Broadway’s Awake Again – and Suddenly Woke, Too?

Musto fills us in on what’s best to see on the boards this fall and what to avoid like … well, a plague


Broadway’s coming back! And while the Great White Way hasn’t exactly turned into the Great Black Way, it’s getting closer, since many of the shows being mounted make it clear that Broadway got a lot more woke while it was sleeping. Just like a lot of magazine editors suddenly started scrambling for Black cover subjects under pressure last year, Broadway has realized that it’s been underrepresenting anyone who isn’t white for a long, long time. And that makes us wonder: You mean, all these years, they could have done more shows by, with, and for Black people?

Another change is that abusive producer Scott Rudin is out of the game, having backed down when it was revealed that he routinely did things like clobbering an underling with a computer monitor, flinging a potato at another employee, and throwing a laptop out a window before tossing himself out of producing. It’s no doubt a good thing that the revival of The Music Man — about an annoyingly persuasive con man — is now produced by someone else.

As for other shows, Springsteen on Broadway is already back, and many other hits are returning, including Hamilton, Dear Evan Hansen, Jagged Little Pill, and Moulin Rouge! The Musical (without star Karen Olivo, who announced that she was quitting because of the industry silence surrounding Rudin’s behavior. She now seems like a blazing hero). But we’re also seeing a slate of new entries, some in motion before the pandemic and others recently concocted. And what it all proves to me is that we really couldn’t live without the arts — we simply managed to find other ways to enjoy them (online readings and shows) while waiting it out. And now it’s live again. And I’m there again. In hopes that enough pliable tourists come in to make Broadway profitable again — until October 31, patrons will be required to be vaxxed and masked in the theater—here are some of the heady highlights for the rest of the year.

PASS OVER (previews started August 4, opened August 22)
In Antoinette Chinonye Nwandu’s Lortel Award–winning play — already filmed by Spike Lee — two Black males stand on a corner and pass the time with rough but hopeful small talk, always vigilant for potentially lethal police not too far away. And then a white stranger comes along and shakes things up. Is he Godot? I guess you’ll have to wait and see.

 LACKAWANNA BLUES (previews start September 14, opens September 28)
Ruben Santiago-Hudson is a noted actor, writer, and August Wilson interpreter. Coming to Broadway for the °irst time, Lackawanna Blues is a one-man, 20-character show about his childhood in an upstate boarding house, where the kindly Miss Rachel provided love and inspiration. I usually don’t care for one-person shows, but I definitely want to see Ruben Santiago-Hudson play Miss Rachel.

SIX (previews start September 16, opens October 3)
This British musical take on the six wives of Henry VIII was all set to open and get reviewed in March ’20, but lockdown approached as dramatically as Anne Boleyn’s beheading. Well, it’s back, like a rehabbed pop star. The show reimagines the wives as attitudey, modern-day music divas who at one point in time become “all the single ladies.”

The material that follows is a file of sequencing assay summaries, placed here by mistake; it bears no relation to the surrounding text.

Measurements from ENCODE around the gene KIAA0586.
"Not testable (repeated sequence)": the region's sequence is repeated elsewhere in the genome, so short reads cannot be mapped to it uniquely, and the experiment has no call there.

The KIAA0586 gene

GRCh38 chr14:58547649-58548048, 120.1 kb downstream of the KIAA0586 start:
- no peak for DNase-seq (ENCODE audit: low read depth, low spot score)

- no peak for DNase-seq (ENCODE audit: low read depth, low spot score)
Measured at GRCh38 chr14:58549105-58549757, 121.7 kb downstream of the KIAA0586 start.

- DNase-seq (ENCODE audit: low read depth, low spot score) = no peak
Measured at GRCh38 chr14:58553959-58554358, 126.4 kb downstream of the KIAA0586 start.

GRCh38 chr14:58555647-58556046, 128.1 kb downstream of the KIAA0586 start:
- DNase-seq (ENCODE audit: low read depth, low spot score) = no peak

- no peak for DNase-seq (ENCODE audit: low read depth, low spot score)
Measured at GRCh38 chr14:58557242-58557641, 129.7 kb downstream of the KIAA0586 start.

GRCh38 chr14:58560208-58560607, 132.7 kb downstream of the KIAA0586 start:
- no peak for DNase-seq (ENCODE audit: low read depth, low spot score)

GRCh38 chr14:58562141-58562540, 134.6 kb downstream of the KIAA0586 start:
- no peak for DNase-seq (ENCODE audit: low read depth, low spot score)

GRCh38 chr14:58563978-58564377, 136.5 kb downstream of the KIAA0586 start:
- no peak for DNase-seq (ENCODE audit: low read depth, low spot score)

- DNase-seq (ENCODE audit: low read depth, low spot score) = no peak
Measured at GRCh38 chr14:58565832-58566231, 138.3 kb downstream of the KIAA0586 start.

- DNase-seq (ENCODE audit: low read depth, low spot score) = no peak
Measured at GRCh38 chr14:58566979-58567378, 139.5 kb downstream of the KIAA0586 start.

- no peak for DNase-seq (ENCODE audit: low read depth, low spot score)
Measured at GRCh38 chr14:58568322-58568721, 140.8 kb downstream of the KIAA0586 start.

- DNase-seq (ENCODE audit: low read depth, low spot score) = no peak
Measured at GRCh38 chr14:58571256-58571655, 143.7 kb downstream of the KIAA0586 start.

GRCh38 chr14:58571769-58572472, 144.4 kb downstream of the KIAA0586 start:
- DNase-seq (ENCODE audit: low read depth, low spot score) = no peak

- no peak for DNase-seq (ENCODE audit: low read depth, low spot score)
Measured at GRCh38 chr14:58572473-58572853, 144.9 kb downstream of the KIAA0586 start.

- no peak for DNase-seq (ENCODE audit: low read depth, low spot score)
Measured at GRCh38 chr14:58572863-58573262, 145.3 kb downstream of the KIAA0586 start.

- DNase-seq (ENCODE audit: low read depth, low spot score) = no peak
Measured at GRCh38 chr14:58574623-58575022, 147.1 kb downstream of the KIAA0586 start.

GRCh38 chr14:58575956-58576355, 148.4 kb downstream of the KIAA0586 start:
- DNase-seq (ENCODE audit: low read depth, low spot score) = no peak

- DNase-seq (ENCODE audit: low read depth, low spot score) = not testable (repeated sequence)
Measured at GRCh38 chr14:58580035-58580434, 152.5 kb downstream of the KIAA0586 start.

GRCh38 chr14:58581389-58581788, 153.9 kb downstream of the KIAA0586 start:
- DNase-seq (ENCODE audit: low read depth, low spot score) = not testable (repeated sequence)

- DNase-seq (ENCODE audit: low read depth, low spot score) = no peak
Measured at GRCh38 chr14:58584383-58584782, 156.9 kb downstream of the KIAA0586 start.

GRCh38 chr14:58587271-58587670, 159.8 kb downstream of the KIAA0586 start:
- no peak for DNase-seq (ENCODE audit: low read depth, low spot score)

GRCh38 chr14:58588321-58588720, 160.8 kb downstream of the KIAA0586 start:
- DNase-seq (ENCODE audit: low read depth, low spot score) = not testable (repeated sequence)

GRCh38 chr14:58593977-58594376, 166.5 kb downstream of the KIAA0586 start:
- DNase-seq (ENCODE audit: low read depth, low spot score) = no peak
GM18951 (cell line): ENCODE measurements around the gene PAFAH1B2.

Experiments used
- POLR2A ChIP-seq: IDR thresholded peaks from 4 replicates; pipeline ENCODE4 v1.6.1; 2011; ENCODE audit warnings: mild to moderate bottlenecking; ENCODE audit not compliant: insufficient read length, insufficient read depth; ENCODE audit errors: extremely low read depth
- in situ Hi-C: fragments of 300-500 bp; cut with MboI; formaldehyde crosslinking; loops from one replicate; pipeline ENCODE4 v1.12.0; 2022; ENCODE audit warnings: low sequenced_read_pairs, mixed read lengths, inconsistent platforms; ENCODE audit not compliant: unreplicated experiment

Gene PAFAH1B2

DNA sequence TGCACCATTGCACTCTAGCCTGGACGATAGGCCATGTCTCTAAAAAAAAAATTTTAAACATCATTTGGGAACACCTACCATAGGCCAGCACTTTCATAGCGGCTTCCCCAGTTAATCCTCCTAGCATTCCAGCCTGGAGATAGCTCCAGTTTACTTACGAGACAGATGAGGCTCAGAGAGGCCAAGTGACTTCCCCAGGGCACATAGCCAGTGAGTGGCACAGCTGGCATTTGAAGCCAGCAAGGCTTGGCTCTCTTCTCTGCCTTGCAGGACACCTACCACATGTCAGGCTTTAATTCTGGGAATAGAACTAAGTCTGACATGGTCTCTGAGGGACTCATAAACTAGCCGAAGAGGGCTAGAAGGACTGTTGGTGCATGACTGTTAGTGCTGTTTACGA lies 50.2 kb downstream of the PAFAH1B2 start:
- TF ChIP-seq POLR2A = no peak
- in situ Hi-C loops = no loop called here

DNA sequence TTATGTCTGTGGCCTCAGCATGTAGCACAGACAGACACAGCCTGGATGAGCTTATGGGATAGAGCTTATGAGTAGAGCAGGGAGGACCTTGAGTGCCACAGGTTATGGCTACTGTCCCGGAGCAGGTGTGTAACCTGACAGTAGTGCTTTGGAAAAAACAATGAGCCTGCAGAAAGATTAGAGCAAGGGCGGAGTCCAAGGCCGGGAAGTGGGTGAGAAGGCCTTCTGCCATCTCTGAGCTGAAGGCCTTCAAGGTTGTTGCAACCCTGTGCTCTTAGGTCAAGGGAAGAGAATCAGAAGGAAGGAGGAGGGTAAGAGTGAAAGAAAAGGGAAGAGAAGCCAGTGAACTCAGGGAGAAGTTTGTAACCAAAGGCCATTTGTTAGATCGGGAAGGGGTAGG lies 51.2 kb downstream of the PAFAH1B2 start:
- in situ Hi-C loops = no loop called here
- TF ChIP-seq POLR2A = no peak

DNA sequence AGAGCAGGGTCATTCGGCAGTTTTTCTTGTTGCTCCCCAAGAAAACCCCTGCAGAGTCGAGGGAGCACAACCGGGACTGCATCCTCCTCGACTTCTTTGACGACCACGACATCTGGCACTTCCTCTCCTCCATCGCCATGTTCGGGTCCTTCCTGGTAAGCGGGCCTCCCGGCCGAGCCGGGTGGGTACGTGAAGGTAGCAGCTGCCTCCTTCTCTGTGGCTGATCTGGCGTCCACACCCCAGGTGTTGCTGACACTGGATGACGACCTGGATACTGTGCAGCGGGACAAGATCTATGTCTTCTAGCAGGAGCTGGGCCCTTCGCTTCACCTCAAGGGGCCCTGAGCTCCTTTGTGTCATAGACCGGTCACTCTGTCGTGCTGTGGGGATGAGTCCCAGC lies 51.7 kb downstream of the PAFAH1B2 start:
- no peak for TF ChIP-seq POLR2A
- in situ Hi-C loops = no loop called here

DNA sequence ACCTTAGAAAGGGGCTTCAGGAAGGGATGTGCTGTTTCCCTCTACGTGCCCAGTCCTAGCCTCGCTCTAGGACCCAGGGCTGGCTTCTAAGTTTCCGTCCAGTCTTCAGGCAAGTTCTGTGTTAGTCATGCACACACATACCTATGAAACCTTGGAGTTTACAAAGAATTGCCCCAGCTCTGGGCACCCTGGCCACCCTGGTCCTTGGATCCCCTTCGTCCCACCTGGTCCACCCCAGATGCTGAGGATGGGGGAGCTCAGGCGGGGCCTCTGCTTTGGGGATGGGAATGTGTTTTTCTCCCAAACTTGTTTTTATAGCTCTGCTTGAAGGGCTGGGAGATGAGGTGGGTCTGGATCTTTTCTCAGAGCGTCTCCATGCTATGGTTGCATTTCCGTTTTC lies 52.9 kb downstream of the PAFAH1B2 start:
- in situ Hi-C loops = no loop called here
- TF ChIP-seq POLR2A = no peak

CHICKEN & BISCUITS (previews start September 23, opens October 10)
Norm Lewis and Michael Urie star in Douglas Lyons’s “raucous family comedy,” in which a big family secret is unveiled at Dad’s funeral. The result is being sold as feel-good, but I might like it anyway.

Two works that use real-life dialogue — both of which were produced at off-Broadway’s Vineyard Theatre — will play in repertory at the Lyceum. The alternating docudramas are Tina Satter’s Is This A Room, using the actual transcript of the FBI interrogating info leaker Reality Winner, played by Emily Davis (previews start September 24, opens October 1), and Dana H., in which Deidre O’Connell lip-synchs tapes of the real-life mother of playwright Lucas Hnath, as she discusses having been held captive by a crazed criminal (previews start October 1, opens October 17). Whatever the critics say, they definitely won’t gripe, “The dialogue just doesn’t sound convincing.”

CAROLINE, OR CHANGE (previews start October 8, opens October 27)
The 1963-set Tony Kushner/Jeanine Tesori musical about a Black maid working for a Jewish family in Louisiana gets another go-’round in a production that won accolades in London. (That faraway city has clearly become “the road.”) Sharon D. Clarke stars as the woman who finds some coins, along with some cultural rift, leading to a truly diverse experience in which the bus, the washing machine, and the moon are all given voices.

(previews start October 1, opens October 31)
A Brooklyn-based brotherhood of Black characters is celebrated in this Keenan Scott II play, which “blends spoken word, slam poetry, rhythm, and humor.” This sounds way better than Brooklyn: The Musical.